Hartland Man Charged With Negligent Homicide in Wrong-Way I-89 Crash That Killed R.I. Woman, Injured Her Son

Hartland Man Charged With Negligent Homicide

  • Daniel Cowdrey, 38, of Hartland, Vt., second from left, waits to be transported from Lebanon District Court in Lebanon, N.H. by Grafton County Deputy Sheriff Peter Chierichetti, left, as attorney Paul Groce, second from right, and New Hampshire State Trooper Michael McLaughlin, right, leave the court after Cowdrey's arraignment for negligent homicide Thursday, May 26, 2016. Bail was set at $25,000 for Cowdrey, who is alleged to have killed a Rhode Island woman and severly injured her son in a drunk driving accident while driving the wrong direction on Interstate 89 in Lebanon, N.H. Wednesday. (Valley News - James M. Patterson) Copyright Valley News. May not be reprinted or used online without permission. Send requests to permission@vnews.com.

  • Ellynn Koelsch

Valley News Staff Writer
Friday, May 27, 2016

Lebanon — A 38-year-old Hartland man was being held in Grafton County jail Thursday evening after police said he drove drunk and in the wrong direction on Interstate 89 and slammed into an oncoming car, killing a Rhode Island woman and seriously injuring her 4-year-old son.

Daniel G. Cowdrey was arraigned earlier in the day in Lebanon Circuit Court on charges of aggravated driving while intoxicated and negligent homicide and ordered held on $25,000 cash or corporate surety bail. No plea was entered during the arraignment, and he said little in court, other than to give short answers to questions from Judge Edward Tenney and from a court clerk.

According to an affidavit by New Hampshire State Police Trooper Michael McLaughlin, Cowdrey drove a Subaru Legacy northbound on the southbound lanes of Interstate 89 shortly before 9 p.m. Wednesday, causing one accident with another car near Exit 19 in Lebanon and then colliding just south of Exit 20 with an oncoming Nissan Versa driven by Ellynn Koelsch, 34, of Cranston, R.I.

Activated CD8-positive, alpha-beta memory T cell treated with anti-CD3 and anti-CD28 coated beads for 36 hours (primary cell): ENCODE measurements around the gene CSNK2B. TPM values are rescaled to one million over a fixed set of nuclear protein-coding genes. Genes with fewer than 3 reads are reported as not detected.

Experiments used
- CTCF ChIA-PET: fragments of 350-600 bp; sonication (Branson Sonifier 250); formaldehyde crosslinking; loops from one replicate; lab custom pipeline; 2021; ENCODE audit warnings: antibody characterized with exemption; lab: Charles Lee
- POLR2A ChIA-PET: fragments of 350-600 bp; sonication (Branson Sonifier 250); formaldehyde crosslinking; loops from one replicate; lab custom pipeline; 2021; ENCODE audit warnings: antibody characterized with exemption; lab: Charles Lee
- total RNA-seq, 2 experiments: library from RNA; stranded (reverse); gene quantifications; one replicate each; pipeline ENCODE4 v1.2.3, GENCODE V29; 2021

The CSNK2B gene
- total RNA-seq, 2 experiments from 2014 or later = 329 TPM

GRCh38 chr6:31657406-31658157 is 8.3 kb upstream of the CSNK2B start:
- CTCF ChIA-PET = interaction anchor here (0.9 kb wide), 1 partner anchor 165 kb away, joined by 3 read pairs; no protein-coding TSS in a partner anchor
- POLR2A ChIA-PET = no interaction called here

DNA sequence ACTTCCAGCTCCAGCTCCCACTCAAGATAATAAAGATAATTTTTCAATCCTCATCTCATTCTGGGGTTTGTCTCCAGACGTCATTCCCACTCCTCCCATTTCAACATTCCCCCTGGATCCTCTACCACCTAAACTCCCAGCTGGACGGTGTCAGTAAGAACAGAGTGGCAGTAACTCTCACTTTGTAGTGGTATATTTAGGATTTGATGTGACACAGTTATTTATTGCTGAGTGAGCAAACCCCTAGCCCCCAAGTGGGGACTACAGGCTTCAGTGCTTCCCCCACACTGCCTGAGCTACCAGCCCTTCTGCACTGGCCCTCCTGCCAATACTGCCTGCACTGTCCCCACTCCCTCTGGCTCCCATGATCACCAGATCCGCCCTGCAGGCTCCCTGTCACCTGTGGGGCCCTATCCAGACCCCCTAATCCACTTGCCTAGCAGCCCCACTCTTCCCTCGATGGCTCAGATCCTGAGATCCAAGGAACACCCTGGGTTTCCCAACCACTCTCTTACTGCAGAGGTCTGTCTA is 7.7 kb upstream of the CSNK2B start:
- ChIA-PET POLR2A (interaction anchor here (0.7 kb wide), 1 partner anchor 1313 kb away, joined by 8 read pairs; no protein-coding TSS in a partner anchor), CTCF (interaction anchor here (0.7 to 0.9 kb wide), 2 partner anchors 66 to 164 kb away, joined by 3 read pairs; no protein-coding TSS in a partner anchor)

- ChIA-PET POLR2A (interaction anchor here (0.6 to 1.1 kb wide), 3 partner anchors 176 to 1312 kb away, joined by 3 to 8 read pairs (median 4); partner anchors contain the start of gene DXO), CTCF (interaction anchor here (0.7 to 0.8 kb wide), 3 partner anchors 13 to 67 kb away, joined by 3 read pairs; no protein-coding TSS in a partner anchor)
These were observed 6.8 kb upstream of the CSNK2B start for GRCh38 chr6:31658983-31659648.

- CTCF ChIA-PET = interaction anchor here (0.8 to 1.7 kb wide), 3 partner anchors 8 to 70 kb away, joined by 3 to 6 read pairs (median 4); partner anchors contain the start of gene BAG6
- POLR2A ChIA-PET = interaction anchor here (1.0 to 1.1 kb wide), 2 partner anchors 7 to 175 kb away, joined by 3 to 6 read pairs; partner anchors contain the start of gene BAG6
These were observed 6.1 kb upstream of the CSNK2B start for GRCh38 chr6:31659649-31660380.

The vehicles “collided in a near head-on fashion,” according to a New Hampshire State Police news release, and Koelsch, a physical therapist known for her humanitarian work, was pronounced dead at the scene.

Cowdrey’s vehicle ended up facing northbound in the southbound travel side of the interstate, partly in the center median, while Koelsch’s car was partially in the right breakdown lane and shoulder of the interstate, facing the tree line, according to the affidavit.

Koelsch’s 4-year-old son, Anthony, was taken to Dartmouth-Hitchcock Medical Center with serious injuries, the news release said. McLaughlin on Thursday said the boy was in stable condition and expected to survive.

Cowdrey, whose left elbow was wrapped with a bandage and who walked with a limp in court, was also taken to DHMC. According to the police affidavit from McLaughlin, Cowdrey told Trooper Janell Smith he “had a few beers with some friends” at the Peking Tokyo restaurant in downtown Lebanon and then was headed home to Vermont.

Smith said she observed “very slurred speech, and glassy bloodshot eyes” from Cowdrey and that he “appeared to have an odor of an alcoholic beverage coming from his breath,” the affidavit said. She also said that as Cowdrey was being brought into the hospital he said, “I’m just a drunk buffoon,” according to the police affidavit.

Police drew blood samples from Cowdrey, though the blood alcohol results were not included in the affidavit.

Relatives of Cowdrey who were in court for his arraignment declined to comment. A message left for the owner or manager of Peking Tokyo was not returned Thursday.

Koelsch, who was killed three days before her 35th birthday, grew up in Ohio and was a physical therapist and certified hand therapist at a Performance Physical Therapy clinic in East Providence, R.I.

Michelle Collie, the owner and CEO of the 10-location company, said Koelsch had worked for Performance Physical Therapy for seven years.

“She did a huge amount for the community as well as for the patients she would see each day,” Collie said. “Obviously, there are a lot of very sad and grieving employees here.”

Collie said Koelsch had been the president of Run for Freedom, a group that seeks to raise awareness about human trafficking, and had also volunteered to help orphaned children with disabilities in Haiti.

“She touched a lot of lives, and she really was an incredibly kind, kind woman,” Collie said.

On her profile on the company’s website, Koelsch had said the Ohio State Buckeyes were her favorite sports team and that she enjoyed “doing ministry with her husband at Brown University,” spending time with her son and husband, and “experiencing new things/being adventurous.”

McLaughlin, the trooper, said he was not sure what had brought Koelsch to the Upper Valley, but thought it might have been part of a vacation with the long holiday weekend approaching.

Her husband, Adam, drove up from Rhode Island and was with their son Thursday at DHMC.

When rescued from the car, Koelsch’s son initially was sleepy, then sought comfort from a toy, McLaughlin said.

“The little boy was looking for a teddy bear that was in the back seat,” he said.

Cowdrey, who works for a property maintenance firm based in Lebanon, does not appear to have a prior criminal record in New Hampshire or Vermont, according to court records.

He is due back in court June 6 for a probable cause hearing.

John Gregg can be reached at 603-727-3217 or jgregg@vnews.com.